'Walking and Talking' Is a Wry Look at Friendships


In her gingery, aptly titled "Walking and Talking," writer-director Nicole Holofcener, making her feature debut, deftly reveals those moments of unintended hurt and unexpected vulnerability that seem an inevitable component of our closest relationships.

Inspired by personal experience, Holofcener deals specifically with the impact upon a young woman of her closest friend's announcement of marriage. From this point of departure Holofcener creates a wry, contemporary comedy from a prickly period of transition in a longtime friendship, resulting in growth and self-discovery on the part of two smart, capable New Yorkers nearing 30.

When Laura (Anne Heche), who is a blond, tousle-haired therapist, informs Amelia (Catherine Keener), an editor of some sort, that she's marrying her live-in boyfriend Frank (Todd Field), Amelia is taken aback. She's just told herself she has adjusted to being friends with her ex-lover Andrew (Liev Schreiber); now she's suddenly feeling very alone and that time is running out. Not helping matters is that she learns that the beloved cat that she's had from the time she and Laura shared an apartment may be dying. But she does find herself falling for a nerdy video store clerk (Kevin Corrigan, very funny yet surprisingly commanding).

If, on the one hand, Amelia begins to feel desperate, Laura is not without her own insecurities. Engaged she may be, but that doesn't stop her from fantasizing about other men--or from telling Frank she'd appreciate a little variety in their sex life. Amelia and Laura are both at a point where they need to sort out their emotions and priorities but now they'll be proceeding down their own paths, making it more of a challenge for each to be as supportive of the other as in the past.

To her credit, Holofcener resists trying to make Amelia and Laura adorable. They're both edgy, blunt women, often tactless; attractive but not beauties. Their vulnerability and forthrightness, their struggles to straighten out their lives and their capacity to cause and experience pain in the process, make them seem very real. It's a downright refreshing experience to be presented with people you can identify with, recognize yourself in them, without being asked to like them.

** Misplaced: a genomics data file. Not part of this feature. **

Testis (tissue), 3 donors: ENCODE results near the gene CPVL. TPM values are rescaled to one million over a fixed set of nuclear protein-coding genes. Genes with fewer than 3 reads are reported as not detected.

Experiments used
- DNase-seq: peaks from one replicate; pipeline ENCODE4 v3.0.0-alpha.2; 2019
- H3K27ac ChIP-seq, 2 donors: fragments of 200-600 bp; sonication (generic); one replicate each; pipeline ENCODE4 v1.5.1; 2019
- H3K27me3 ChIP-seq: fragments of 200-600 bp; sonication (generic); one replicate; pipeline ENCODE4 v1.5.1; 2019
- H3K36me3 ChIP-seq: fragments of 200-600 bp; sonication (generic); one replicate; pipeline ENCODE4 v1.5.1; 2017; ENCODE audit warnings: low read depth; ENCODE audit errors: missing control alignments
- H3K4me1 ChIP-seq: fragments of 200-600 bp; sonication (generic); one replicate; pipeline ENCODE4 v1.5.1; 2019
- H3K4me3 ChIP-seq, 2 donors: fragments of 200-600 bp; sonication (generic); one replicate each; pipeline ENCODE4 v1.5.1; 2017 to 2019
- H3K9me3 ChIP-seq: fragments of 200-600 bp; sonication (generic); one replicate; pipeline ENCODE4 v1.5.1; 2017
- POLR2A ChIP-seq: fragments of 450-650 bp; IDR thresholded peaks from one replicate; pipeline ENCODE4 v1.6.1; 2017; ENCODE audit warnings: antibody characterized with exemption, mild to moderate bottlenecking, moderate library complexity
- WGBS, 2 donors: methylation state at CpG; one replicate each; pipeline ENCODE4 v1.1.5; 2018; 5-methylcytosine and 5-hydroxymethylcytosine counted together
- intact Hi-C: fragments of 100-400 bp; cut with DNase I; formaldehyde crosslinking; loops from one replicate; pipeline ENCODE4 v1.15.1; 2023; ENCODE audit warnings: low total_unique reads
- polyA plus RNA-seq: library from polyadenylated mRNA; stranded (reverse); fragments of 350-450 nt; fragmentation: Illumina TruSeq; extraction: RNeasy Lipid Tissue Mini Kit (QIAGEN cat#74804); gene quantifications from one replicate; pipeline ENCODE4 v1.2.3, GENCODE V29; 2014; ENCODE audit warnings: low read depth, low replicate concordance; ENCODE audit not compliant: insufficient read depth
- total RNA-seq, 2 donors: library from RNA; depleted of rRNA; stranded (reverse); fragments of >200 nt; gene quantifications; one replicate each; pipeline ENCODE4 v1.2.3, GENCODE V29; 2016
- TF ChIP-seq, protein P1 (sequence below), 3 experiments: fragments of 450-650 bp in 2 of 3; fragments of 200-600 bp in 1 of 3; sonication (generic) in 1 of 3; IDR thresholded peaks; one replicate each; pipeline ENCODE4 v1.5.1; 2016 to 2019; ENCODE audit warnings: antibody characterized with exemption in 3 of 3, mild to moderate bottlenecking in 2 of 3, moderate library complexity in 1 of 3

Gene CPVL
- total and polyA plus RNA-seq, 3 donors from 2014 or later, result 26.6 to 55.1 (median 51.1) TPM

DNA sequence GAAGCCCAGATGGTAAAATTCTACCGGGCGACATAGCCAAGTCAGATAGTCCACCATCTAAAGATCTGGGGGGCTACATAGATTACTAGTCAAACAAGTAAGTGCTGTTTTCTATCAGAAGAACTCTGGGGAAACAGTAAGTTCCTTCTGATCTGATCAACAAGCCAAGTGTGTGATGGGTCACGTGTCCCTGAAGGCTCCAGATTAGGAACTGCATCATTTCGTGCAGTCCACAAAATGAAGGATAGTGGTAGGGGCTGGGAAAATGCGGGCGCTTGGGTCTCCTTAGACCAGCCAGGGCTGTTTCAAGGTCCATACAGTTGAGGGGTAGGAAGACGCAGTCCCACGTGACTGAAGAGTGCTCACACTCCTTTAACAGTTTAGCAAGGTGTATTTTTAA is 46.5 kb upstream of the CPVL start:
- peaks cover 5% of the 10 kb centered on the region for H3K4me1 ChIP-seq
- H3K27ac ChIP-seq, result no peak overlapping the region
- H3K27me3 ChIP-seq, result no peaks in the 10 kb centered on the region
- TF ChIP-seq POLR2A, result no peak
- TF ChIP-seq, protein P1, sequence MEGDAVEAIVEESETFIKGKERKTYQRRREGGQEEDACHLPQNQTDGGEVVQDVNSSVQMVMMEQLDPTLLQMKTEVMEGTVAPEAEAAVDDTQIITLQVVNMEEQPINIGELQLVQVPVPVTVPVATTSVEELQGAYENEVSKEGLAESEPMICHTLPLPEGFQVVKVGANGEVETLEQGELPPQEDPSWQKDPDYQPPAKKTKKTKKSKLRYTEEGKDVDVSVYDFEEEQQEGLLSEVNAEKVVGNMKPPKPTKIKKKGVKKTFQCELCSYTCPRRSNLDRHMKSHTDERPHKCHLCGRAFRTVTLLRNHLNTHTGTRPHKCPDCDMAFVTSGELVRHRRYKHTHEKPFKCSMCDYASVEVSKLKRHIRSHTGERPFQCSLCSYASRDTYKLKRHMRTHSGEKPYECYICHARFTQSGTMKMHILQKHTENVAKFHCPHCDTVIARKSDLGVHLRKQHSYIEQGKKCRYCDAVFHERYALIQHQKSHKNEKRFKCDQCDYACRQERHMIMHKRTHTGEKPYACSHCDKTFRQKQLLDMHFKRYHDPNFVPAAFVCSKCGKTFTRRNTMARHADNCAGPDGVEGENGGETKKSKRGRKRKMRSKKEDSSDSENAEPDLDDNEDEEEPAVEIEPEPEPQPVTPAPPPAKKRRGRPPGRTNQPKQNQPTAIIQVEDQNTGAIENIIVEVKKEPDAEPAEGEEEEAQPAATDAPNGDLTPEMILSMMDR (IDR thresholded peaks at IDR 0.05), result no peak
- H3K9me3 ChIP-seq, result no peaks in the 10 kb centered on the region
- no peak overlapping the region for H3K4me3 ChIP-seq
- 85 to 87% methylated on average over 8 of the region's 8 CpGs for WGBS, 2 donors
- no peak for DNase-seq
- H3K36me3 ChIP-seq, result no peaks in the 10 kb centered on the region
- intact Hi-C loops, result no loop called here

While Laura is about to enter marriage with her eyes determinedly wide open--and she does seem to love the boorish Frank even if we sometimes wonder why--Amelia is pondering Andrew's remark that she drove him away because she made him feel like he was "too important" to her.

Although "Walking and Talking," which has a rich, vital Billy Bragg score, is a romantic comedy with stellar portrayals, it often could scarcely be less romantic. When Frank, while urinating, hands Laura her diaphragm case in which she will discover an engagement ring, we're made to realize how far we are from the Lubitsch Touch.

* MPAA rating: R, for sexuality, language and brief drug use. Times guidelines: The film has adult situations and themes throughout that are too mature for youngsters.


'Walking and Talking'

Catherine Keener: Amelia

Anne Heche: Laura

Liev Schreiber: Andrew

Todd Field: Frank

Kevin Corrigan: Bill

A Miramax Films presentation in association with Channel Four Films, TEAM, Pandora, Mikado and Electric of a Good Machine/Zenith production. Writer-director Nicole Holofcener. Producers Ted Hope, James Schamus. Executive producers Dorothy Berwin, Scott Meek. Cinematographer Michael Spiller. Editor Alisa Lipselter. Costumes Edi Giguere. Music Billy Bragg. Production designer Anne Stuhler. Art director Roswell Hamrick. Set dresser Michael Kucmeroski. Running time: 1 hour, 24 minutes.

* At the NuWilshire, 1314 Wilshire Blvd., Santa Monica, (310) 394-8099; Cineplex Beverly Center, La Cienega Boulevard at Beverly Boulevard, (310) 652-7760; and South Coast Village 3, South Coast Plaza, (714) 540-0594.

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